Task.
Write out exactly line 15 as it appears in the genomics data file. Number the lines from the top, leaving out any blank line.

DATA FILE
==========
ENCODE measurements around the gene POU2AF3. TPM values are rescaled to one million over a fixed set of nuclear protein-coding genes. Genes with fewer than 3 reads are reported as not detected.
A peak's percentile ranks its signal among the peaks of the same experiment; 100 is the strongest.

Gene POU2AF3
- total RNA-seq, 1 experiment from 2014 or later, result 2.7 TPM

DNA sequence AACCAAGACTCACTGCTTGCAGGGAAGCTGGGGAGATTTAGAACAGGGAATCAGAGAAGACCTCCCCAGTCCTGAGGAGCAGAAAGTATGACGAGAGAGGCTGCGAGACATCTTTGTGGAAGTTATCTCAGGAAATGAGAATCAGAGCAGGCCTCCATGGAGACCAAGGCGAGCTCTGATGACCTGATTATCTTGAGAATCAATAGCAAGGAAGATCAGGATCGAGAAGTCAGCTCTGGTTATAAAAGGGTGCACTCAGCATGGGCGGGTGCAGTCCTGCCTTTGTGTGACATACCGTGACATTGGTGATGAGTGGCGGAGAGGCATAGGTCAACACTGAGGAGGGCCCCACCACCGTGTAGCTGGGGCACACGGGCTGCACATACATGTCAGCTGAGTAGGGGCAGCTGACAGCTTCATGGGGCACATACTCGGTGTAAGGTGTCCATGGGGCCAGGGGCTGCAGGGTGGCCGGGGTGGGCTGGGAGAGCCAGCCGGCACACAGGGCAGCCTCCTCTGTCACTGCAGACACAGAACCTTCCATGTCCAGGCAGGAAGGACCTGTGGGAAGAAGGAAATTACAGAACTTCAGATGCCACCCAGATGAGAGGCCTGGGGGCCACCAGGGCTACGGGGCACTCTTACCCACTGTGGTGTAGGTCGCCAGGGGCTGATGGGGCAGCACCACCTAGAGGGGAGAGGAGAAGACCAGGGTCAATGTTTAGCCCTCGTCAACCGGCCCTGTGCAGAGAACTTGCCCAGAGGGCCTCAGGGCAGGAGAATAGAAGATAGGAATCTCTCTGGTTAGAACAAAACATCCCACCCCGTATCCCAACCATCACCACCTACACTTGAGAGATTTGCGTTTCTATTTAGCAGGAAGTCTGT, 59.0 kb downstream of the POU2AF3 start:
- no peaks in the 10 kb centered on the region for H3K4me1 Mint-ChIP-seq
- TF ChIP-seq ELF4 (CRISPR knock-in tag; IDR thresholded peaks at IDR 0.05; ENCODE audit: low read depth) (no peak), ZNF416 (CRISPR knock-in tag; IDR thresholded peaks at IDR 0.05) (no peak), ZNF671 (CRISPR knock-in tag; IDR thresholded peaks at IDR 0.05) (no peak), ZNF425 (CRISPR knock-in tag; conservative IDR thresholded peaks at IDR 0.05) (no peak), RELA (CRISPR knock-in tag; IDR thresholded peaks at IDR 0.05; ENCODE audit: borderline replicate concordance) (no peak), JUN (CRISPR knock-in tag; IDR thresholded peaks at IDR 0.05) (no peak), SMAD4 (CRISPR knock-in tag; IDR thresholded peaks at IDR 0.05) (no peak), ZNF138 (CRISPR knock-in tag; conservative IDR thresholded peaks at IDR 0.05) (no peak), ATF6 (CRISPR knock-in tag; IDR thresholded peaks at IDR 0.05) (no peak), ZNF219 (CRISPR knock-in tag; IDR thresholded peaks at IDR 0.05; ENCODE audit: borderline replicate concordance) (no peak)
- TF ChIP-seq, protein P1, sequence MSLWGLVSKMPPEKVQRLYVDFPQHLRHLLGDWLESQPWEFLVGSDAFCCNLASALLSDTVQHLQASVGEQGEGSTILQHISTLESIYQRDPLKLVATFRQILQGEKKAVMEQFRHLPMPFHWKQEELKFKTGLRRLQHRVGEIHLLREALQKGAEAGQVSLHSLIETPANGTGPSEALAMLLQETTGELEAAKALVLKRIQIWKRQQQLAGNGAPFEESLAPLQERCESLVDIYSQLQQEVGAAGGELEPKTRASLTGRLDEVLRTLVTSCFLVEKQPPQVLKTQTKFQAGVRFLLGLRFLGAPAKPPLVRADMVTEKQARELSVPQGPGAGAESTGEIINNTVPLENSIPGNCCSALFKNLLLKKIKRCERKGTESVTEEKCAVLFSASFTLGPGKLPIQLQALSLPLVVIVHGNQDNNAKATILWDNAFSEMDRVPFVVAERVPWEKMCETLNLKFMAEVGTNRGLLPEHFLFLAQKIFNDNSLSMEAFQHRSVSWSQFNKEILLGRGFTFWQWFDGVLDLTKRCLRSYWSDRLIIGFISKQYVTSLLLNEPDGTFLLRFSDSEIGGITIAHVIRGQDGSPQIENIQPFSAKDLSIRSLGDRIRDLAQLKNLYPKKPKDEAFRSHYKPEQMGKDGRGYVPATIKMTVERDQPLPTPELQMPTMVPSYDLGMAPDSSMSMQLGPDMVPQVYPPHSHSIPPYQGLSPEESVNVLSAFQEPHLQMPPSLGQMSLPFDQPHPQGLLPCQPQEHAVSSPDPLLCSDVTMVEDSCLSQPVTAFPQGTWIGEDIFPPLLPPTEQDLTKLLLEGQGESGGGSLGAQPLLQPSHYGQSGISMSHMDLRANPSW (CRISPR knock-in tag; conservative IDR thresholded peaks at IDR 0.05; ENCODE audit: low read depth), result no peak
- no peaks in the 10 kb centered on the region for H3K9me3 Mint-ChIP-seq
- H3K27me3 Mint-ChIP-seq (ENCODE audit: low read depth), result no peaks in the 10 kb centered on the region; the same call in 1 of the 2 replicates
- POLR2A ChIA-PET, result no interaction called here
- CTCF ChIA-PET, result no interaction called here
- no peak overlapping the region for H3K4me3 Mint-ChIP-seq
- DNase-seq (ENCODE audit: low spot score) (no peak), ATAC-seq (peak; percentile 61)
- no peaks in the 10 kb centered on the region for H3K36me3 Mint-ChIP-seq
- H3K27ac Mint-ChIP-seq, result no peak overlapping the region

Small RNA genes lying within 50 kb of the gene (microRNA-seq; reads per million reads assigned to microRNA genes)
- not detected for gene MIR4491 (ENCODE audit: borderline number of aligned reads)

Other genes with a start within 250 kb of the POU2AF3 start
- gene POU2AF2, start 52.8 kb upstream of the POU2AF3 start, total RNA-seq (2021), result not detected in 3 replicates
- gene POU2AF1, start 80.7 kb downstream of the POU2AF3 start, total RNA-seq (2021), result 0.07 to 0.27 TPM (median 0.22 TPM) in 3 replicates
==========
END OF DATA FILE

- no peaks in the 10 kb centered on the region for H3K36me3 Mint-ChIP-seq